2. Consider the mission of our organizations first when making technology decisions. It's human nature to grant undue weight to the impact of decisions on our technology department. In an effort to maximize efficiency and minimize problems, we build walls around our infrastructure (and call them "standards") and develop complex integration frameworks with little room for discovery and exploration. This "preventive" mentality, however, is completely at odds with the environment in which we place the technology. The classroom is, at its core, a creative space, where failure is always an option and, in my humble opinion, should be celebrated for the learning opportunity that it is. I do not intend to suggest that the needs of the technology department should be ignored, simply that, while important, they should never be the primary reason for denying students and teachers access to technology or the flexibility to use it in new and creative ways.
  3. Loosen access restrictions in the interest of teaching and learning. The Children's Internet Protection Act (CIPA) was never intended to be used as an excuse to remove responsibility from the classroom, yet our response to it has had just that effect. In an effort to "protect" our children from "inappropriate" content, we have created an environment where noone takes responsibility for their activities, instead choosing to "blame it on the technology." In an ever escalating effort to restrict, ban, and block anything that might have the remotest potential to be misused, we have denied our staff and students access to some of the most powerful tools for creativity, collaboration, and learning on the web, and eliminated every opportunity to teach children to use these tools wisely and safely which, in my opinion, puts them at even greater risk. We as technology leaders need to drive a paradigm shift within our organizations and help our staff and students learn to be responsible for their activities on the Internet, just as they are for the content of any other media they might bring to school (ie magazines, music, video, etc.) We need to encourage our teachers move away from unsupervised computer time and into Internet use that is executed with purpose, or not at all. And finally, we need to convince administrators and teachers that intentional inappropriate behavior should be treated for what it is: a behavior issue, not a technology issue.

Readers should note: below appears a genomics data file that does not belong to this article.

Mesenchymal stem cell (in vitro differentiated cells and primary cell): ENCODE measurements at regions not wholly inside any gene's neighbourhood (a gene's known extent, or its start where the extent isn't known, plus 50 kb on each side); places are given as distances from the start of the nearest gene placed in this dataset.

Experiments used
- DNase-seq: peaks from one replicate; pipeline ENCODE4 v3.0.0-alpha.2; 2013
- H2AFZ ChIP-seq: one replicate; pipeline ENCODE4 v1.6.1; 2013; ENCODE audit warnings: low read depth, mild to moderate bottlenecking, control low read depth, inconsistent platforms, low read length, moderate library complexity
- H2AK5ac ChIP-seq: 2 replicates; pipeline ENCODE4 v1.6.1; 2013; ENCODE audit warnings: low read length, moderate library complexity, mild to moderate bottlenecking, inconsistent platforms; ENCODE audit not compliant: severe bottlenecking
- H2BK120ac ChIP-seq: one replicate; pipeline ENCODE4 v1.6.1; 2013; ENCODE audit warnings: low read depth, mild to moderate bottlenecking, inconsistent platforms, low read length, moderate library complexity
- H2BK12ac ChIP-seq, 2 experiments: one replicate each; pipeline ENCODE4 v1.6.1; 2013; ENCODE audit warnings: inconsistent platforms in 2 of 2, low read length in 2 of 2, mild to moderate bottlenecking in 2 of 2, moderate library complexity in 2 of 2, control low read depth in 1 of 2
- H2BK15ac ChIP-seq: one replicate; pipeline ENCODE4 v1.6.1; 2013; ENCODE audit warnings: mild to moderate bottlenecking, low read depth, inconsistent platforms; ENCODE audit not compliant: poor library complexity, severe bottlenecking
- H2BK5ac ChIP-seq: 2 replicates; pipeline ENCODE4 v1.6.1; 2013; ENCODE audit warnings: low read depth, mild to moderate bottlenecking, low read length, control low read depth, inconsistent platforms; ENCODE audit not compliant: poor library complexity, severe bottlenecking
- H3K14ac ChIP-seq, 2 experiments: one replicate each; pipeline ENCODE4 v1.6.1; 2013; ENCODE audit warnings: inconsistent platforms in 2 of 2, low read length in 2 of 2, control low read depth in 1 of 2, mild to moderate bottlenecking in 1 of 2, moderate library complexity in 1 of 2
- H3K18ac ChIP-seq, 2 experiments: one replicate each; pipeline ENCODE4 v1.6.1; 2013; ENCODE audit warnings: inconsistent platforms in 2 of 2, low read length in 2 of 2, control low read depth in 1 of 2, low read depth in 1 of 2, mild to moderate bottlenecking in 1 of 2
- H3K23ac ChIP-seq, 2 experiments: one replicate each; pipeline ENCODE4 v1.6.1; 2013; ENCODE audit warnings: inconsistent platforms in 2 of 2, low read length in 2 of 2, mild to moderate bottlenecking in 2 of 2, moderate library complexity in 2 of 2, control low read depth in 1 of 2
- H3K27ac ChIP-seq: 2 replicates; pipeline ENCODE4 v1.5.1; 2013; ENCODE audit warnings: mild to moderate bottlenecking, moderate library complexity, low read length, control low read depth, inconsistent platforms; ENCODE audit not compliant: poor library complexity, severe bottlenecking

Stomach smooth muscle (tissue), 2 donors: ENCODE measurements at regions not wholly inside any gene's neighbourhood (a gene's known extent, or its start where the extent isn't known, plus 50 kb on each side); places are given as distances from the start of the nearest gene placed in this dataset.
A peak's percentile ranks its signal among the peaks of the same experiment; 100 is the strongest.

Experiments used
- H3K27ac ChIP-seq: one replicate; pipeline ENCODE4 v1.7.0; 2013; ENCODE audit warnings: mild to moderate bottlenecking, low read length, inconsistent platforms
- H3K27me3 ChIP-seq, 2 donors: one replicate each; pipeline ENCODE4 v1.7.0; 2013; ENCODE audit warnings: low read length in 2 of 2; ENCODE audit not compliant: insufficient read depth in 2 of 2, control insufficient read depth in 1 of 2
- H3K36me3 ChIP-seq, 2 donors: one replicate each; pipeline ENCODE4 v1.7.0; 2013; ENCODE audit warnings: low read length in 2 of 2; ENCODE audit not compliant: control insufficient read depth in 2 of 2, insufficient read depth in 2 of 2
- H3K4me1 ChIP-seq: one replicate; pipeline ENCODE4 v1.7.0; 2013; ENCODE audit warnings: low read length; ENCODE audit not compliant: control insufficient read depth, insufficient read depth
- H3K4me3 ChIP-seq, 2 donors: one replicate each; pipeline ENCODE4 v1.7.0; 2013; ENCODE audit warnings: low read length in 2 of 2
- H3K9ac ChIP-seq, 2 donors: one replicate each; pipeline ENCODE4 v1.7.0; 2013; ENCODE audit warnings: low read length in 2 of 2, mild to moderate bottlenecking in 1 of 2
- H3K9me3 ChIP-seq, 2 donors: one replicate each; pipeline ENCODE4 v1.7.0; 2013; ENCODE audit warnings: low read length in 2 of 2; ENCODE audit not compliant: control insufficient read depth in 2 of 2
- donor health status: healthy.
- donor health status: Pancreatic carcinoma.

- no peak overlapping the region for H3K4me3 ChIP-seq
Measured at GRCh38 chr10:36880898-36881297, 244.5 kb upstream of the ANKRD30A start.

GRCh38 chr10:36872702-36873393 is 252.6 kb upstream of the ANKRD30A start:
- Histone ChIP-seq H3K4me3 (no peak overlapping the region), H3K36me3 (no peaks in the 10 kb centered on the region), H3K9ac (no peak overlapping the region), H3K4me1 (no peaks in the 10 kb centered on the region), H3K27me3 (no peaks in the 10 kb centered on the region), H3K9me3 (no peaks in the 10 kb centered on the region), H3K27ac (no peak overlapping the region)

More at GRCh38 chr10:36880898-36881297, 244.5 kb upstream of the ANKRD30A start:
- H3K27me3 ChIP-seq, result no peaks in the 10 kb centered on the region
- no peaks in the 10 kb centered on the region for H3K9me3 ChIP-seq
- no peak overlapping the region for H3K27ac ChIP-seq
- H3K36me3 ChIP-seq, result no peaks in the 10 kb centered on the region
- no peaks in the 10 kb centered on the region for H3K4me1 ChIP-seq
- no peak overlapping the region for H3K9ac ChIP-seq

These are not simple changes. They will certainly require courage, creativity, and "thinking outside the box." In light of our current financial crisis, however, it is my sincere hope that technology leaders will seriously consider them. "Five nines" is not enough to establish technology as a strategic part of our organizations and, when money is scarce, district leadership might be willing to settle for fewer nines in exchange for dollars to spend on other priorities. My great fear is that many of us may well find our already thin technology departments on the cut list this year. Based on a number of emails on the ed tech listserves, I'm afraid many of us may already be there.


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  1. 'that they needed to become a strategic part of their organization's efforts to achieve its goals and to find new ways to measure their effectiveness, beyond those "five nines."'Superintendents are not dumb. If your department does a great job of keeping equipment running, but isn't considered valuable during strategic educational planning, then what, really, is the difference between your department and an outsourcing group? How about this: the outsourcing group is cheaper - yikes! We all need to ask ourselves if we have become as important on the front end (planning and decision making) as we have on the back end (implementation and maintenance), not just because we want to keep our jobs, but because it makes all the difference in the education or our kids. Thanks for your point of view on this blog, and in person, Jim! Sometimes we feel like voices in the wilderness, but the wilderness isn't so lonely when we have opportunities to share and learn from each other.